Meeting: AULA, Modrzewskiego 12 – AUTHORS’ MARATHON, 9th October (Saturday) at 12.30. a.m.
venue available for the disabled
Tuck Fauntleroy (b.1978, Easton, Maryland) lives and works in Jackson Hole. After receiving his B.A. from Bucknell University in 2000, he moved West and has been rooted in Wyoming since. Inspired by the natural environment of the Eastern Shore of Maryland and the small waterfront town where he was raised, Fauntleroy’s art often finds its way in the medium of water.
Early influence based in traditions of the coastal culture of the Chesapeake Bay expand to new photographic discovery within Wyoming’s vast, largely uninhabited ecosystems.
Fauntleroy’s overall style is marked by an adherence to simplicity and the interplay of negative and positive space. Form, shape and strong visual lines are at the foundation of his work. From hard-to-find locations and rare environmental conditions Fauntleroy offers a new position on and abstract view of the landscape.
Combined with his personal photographic practice, Fauntleroy has developed a professional foundation as a photographer in the fields of architecture and interior design over the past 20 years. His work is published in recognized outlets such as The New York Times, The Washington Post, Dwell, Conde Nast Traveler, Newsweek, Powder Magazine, Ski, The Fly Fish Journal, Mountain Living, Range, and Town & Country.
This series allows the viewer access to remote locations and rare conditions that most would never see otherwise. Utilizing rivers as subject matter, strong visual lines are accentuated by snow-covered earth from an aerial perspective. The images visually displace the viewer, pushing the boundaries of realism and abstraction through compositions of positive and negative space. The photographic approach emphasizes simplicity and stability.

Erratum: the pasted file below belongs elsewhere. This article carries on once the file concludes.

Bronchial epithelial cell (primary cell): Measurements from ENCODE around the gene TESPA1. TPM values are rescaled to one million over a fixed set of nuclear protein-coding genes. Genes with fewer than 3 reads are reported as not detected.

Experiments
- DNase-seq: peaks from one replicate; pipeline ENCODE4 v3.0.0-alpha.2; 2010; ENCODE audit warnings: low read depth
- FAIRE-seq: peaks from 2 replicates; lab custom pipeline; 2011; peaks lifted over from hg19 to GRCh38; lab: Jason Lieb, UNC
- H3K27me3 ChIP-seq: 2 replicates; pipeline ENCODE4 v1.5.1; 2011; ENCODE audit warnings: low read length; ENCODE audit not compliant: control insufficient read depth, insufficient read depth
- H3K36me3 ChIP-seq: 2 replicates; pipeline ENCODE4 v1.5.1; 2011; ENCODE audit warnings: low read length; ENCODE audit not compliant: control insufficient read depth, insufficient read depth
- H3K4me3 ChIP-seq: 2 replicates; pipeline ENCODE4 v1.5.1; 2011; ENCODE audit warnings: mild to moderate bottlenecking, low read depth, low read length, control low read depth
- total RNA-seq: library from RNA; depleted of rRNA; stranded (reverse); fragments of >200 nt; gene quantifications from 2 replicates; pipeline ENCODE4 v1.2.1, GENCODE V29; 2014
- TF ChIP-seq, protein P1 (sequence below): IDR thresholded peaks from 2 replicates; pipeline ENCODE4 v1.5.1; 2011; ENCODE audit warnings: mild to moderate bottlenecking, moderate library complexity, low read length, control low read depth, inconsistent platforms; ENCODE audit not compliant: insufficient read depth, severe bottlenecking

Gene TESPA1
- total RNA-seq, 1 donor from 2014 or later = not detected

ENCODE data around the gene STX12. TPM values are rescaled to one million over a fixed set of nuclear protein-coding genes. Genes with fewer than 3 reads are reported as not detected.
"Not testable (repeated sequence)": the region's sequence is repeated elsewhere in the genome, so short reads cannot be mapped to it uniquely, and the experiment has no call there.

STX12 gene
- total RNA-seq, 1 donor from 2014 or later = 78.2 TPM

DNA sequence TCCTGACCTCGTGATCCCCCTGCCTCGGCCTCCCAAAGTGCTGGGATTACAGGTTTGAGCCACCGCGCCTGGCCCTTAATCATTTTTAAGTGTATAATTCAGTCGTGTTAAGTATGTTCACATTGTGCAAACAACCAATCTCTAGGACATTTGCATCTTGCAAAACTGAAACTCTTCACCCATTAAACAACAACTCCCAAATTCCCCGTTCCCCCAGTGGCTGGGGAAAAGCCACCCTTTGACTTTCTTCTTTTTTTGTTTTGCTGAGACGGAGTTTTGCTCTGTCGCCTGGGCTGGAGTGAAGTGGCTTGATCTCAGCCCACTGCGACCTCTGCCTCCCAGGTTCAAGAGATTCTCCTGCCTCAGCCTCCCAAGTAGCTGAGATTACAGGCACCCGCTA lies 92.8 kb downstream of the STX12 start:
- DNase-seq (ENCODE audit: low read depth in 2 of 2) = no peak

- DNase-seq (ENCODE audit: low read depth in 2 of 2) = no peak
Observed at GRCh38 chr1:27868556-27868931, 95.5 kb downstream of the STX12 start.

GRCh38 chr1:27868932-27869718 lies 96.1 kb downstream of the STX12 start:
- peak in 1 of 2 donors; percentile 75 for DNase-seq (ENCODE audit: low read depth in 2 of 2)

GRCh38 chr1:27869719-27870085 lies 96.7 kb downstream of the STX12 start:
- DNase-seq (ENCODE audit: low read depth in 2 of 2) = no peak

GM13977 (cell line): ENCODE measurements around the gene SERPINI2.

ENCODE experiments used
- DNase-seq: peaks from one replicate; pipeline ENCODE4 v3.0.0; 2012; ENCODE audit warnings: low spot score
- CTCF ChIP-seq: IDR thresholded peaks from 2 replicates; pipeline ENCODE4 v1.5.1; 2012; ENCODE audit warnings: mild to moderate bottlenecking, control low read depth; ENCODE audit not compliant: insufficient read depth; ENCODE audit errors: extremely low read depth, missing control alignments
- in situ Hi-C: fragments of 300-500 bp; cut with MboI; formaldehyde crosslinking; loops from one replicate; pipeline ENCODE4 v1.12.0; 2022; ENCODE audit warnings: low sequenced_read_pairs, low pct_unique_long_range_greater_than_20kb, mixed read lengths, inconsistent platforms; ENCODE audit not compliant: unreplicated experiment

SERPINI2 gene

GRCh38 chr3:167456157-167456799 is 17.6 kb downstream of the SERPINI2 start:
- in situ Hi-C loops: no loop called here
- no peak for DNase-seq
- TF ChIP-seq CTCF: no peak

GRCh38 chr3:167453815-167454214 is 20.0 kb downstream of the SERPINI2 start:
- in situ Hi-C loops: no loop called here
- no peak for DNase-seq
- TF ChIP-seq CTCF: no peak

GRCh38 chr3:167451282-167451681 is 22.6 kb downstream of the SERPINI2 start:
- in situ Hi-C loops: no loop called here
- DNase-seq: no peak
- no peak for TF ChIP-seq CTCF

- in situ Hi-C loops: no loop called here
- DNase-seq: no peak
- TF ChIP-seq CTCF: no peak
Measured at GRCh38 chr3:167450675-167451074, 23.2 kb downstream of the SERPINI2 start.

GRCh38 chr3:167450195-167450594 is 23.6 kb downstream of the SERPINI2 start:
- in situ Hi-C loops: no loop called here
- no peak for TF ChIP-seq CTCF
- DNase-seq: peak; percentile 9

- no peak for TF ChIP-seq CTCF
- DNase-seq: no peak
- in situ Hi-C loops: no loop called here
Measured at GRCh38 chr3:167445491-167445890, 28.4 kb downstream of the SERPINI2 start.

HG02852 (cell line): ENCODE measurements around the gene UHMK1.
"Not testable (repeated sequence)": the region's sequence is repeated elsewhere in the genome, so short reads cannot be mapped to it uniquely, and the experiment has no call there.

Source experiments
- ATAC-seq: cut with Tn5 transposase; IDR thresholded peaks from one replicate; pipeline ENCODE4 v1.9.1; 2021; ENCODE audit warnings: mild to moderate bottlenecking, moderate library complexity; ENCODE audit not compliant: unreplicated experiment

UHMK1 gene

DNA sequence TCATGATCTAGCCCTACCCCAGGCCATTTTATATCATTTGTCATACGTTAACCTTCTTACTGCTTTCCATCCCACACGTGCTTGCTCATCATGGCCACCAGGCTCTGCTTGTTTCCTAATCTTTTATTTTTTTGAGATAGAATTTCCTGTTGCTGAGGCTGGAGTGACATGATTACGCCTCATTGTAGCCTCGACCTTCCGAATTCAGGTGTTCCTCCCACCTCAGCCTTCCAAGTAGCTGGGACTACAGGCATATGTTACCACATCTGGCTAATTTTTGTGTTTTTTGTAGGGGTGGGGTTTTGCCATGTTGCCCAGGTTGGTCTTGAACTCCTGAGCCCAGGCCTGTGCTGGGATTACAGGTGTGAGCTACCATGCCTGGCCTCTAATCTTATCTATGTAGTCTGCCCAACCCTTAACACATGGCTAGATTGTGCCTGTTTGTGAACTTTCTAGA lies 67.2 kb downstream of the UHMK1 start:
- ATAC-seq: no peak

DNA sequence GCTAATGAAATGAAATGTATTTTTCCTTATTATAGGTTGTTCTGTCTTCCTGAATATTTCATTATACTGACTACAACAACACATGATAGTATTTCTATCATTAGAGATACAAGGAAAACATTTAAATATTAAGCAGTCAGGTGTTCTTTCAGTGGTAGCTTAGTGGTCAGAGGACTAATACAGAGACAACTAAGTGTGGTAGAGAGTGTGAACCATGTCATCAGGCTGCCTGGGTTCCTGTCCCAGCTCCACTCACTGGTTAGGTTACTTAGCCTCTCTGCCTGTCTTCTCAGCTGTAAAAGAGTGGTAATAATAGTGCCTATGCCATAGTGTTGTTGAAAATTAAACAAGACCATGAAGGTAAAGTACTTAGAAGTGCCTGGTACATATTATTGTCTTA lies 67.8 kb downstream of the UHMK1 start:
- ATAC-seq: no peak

This series of images results from taking fight over the American West for the last decade to capture rivers at a critical moment in the spring. Works in this series are connected by the intentionality of photographing landscapes devoid of human interruption. Noting the transitional progressions in these remote locations, the photographs express a deeply human desire to capture and chase the ephemerality of seasons and time.
The imagery takes something fluid yet temporary in time and space and visually grounds it for silence and reflection. Detailed mapping, critical timing and an elevated point of view come together to form a graphic aesthetic in this contemporary study of landscapes.
Three years in the making, Fauntleroy has spent his time chasing this capricious moment and the colossal beauty realized as water changes from a liquid to a solid-state as winter approaches in autumn.
Fauntleroy’s fascination with how color is absorbed and reflected by water in its various states, lead him to pursue this new body of work. The result is astonishing. Depicting the raw color variations found in the natural palette of H2O, Elements amazes the viewer by revealing colors found in nature that one is rarely exposed to. Each image engulfs the viewer into a mysterious environment- one that seems familiar yet out of reach. Standing in front of these large photographs one becomes lost in a visual journey rendered almost painterly in one frame and conjuring minimalist constructivism or organic patterns viewed through a microscope in the next. Both art and architecture, science and nature, Fauntleroy’s work pauses the active molecules in water and allows us to reflect on the true shape, color, and form of water.